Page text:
Little information is available to surgeons regarding how the lateral structures prevent instability in the replaced knee. The aim of this study was to quantify the lateral soft‐tissue contributions to stability following cruciate‐retaining total knee arthroplasty (CR TKA). Nine cadaveric knees were tested in a robotic system at full extension, 30°, 60°, and 90° flexion angles. In both native and CR implanted states, ±90 N anterior–posterior force, ±8 Nm varus–valgus, and ±5 Nm internal–external torque were applied. The anterolateral structures (ALS, including the iliotibial band), the lateral collateral ligament (LCL), the popliteus tendon complex (Pop T), and the posterior cruciate ligament (PCL) were transected and their relative contributions to stabilizing the applied loads were quantified. The LCL was found to be the primary restraint to varus laxity (an average 56% across all flexion angles), and was significant in internal–external rotational stability (28% and 26%, respectively) and anterior drawer (16%). The ALS restrained 25% of internal rotation, while the PCL was significant in posterior drawer only at 60° and 90° flexion. The Pop T was not found to be significant in any tests. Therefore, the LCL was confirmed as the major lateral structure in CR TKA stability throughout the arc of flexion and deficiency could present a complex rotational laxity that cannot be overcome by the other passive lateral structures or the PCL. © 2016 Orthopaedic Research Society. Published by Wiley Periodicals, Inc. J Orthop Res 35:1902–1909, 2017.

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Kittl C, El-Daou H, Athwal KK, Gupte CM, Weiler A, Williams A, Amis AAet al., 2016, The Role of the Anterolateral Structures and the ACL in Controlling Laxity of the Intact and ACL-Deficient Knee: Response., American Journal of Sports Medicine, Vol: 44, Pages: NP15-NP18, ISSN: 1552-3365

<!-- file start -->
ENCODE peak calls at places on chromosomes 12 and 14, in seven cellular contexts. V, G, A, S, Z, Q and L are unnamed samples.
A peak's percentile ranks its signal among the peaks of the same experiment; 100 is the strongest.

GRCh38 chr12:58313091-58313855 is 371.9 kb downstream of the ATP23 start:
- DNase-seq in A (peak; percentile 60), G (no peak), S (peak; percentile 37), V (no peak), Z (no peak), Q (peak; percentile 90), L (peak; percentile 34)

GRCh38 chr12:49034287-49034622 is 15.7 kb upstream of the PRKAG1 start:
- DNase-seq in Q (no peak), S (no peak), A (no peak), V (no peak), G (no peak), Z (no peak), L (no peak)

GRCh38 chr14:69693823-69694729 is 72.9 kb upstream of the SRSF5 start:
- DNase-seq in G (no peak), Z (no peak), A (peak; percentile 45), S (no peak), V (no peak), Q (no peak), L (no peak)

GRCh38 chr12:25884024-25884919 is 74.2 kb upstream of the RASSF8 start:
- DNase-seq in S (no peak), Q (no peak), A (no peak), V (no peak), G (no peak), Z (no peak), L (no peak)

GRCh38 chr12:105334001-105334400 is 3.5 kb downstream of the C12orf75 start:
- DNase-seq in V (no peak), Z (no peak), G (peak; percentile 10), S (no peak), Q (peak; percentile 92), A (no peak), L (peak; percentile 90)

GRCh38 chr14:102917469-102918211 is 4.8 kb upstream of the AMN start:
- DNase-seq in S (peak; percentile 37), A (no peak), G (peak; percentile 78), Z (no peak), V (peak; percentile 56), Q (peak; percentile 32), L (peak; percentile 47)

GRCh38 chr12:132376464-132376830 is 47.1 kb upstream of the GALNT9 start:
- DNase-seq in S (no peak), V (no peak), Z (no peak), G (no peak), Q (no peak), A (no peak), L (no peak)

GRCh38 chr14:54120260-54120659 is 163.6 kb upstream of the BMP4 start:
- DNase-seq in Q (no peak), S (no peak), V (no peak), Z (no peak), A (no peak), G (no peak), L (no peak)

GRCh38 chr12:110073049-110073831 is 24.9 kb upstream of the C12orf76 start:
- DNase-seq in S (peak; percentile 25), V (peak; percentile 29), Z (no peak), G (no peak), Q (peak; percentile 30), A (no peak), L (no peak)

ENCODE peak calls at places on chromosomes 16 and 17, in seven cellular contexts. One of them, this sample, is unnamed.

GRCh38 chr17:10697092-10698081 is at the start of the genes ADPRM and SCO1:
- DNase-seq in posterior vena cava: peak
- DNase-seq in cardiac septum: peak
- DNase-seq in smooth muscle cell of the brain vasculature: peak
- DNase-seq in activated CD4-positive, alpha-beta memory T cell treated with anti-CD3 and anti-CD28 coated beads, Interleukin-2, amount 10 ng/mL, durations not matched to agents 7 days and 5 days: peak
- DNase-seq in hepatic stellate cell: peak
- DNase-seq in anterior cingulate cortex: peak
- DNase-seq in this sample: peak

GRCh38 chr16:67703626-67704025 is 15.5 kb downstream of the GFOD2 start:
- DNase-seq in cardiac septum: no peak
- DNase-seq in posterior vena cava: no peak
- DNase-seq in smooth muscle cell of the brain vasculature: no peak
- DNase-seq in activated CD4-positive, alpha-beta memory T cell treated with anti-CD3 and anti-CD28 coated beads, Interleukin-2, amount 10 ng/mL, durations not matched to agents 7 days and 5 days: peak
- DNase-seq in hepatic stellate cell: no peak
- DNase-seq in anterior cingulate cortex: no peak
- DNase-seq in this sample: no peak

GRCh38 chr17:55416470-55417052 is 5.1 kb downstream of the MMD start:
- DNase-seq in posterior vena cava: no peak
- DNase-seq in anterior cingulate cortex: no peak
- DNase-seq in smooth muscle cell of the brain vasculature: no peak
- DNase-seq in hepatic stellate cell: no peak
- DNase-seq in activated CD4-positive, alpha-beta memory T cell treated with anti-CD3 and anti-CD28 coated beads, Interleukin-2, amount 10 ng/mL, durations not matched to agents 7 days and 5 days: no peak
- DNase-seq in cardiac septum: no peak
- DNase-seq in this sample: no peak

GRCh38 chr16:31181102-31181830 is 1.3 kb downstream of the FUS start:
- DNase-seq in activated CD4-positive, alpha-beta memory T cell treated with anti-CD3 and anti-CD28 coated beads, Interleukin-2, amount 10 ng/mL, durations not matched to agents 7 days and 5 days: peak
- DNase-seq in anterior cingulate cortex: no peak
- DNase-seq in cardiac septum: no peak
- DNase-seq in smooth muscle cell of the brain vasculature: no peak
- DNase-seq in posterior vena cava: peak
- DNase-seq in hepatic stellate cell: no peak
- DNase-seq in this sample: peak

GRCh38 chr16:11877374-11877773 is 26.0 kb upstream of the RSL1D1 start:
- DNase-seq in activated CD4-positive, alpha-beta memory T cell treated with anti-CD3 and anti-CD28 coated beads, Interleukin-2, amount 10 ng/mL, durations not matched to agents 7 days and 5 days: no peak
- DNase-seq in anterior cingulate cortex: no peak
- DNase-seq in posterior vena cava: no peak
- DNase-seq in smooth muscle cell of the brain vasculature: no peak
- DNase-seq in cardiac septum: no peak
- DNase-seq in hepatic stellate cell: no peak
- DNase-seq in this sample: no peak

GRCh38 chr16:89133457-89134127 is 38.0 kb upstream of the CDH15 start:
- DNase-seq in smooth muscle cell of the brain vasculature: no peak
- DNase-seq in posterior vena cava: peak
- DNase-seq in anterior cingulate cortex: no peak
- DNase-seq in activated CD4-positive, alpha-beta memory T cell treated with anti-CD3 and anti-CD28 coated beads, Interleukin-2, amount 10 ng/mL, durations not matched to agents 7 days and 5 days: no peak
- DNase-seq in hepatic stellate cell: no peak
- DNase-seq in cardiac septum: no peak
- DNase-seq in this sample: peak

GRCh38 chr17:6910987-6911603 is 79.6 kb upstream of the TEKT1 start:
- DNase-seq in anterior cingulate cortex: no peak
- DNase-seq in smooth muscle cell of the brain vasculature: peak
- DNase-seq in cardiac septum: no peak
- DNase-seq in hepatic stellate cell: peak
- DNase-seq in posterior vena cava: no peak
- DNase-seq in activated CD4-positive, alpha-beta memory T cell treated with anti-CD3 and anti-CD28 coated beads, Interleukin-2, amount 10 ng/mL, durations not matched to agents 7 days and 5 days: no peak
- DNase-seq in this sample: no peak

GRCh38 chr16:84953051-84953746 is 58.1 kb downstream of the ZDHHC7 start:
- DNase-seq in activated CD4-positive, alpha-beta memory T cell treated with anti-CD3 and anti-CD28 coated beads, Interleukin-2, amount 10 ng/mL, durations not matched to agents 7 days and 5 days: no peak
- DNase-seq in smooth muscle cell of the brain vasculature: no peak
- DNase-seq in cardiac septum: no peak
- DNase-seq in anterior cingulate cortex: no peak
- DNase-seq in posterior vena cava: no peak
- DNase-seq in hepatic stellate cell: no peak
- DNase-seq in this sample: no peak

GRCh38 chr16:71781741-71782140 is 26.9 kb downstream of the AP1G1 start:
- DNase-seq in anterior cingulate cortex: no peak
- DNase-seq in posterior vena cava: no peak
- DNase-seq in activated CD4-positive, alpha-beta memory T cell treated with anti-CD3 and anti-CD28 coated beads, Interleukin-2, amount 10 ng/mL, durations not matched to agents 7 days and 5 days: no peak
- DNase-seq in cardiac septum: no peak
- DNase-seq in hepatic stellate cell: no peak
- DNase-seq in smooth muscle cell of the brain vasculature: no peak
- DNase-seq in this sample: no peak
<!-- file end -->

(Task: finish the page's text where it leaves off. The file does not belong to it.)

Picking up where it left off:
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Athwal KK, El Daou H, Inderhaug E, Manning W, Davies AJ, Deehan DJ, Amis AAet al., 2016, An in vitro analysis of medial structures and a medial soft tissue reconstruction in a constrained condylar total knee arthroplasty, Knee Surgery, Sports Traumatology, Arthroscopy, Vol: 25, Pages: 2646-2655, ISSN: 0942-2056

PurposeThe aim of this study was to quantify the medial soft tissue contributions to stability following constrained condylar (CC) total knee arthroplasty (TKA) and determine whether a medial reconstruction could restore stability to a soft tissue-deficient, CC-TKA knee.MethodsEight cadaveric knees were mounted in a robotic system and tested at 0°, 30°, 60°, and 90° of flexion with ±50 N anterior–posterior force, ±8 Nm varus–valgus, and ±5 Nm internal–external torque. The deep and superficial medial collateral ligaments (dMCL, sMCL) and posteromedial capsule (PMC) were transected and their relative contributions to stabilising the applied loads were quantified. After complete medial soft tissue transection, a reconstruction using a semitendinosus tendon graft was performed, and the effect on kinematic behaviour under equivocal conditions was measured.ResultsIn the CC-TKA knee, the sMCL was the major medial restraint in anterior drawer, internal–external, and valgus rotation. No significant differences were found between the rotational laxities of the reconstructed knee to the pre-deficient state for the arc of motion examined. The relative contribution of the reconstruction was higher in valgus rotation at 60° than the sMCL; otherwise, the contribution of the reconstruction was similar to that of the sMCL.ConclusionThere is contention whether a CC-TKA can function with medial deficiency or more constraint is required. This work has shown that a CC-TKA may not provide enough stability with an absent sMCL. However, in such cases, combining the CC-TKA with a medial soft tissue reconstruction may be considered as an alternative to a hinged implant.

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Kittl C, El-Daou H, Athwal KK, Gupte CM, Weiler A, Williams A, Amis AAet al., 2016, The Role of the Anterolateral Structures and the ACL in Controlling Laxity of the Intact and ACL-Deficient Knee, AMERICAN JOURNAL OF SPORTS MEDICINE, Vol: 44, Pages: 345-354, ISSN: 0363-5465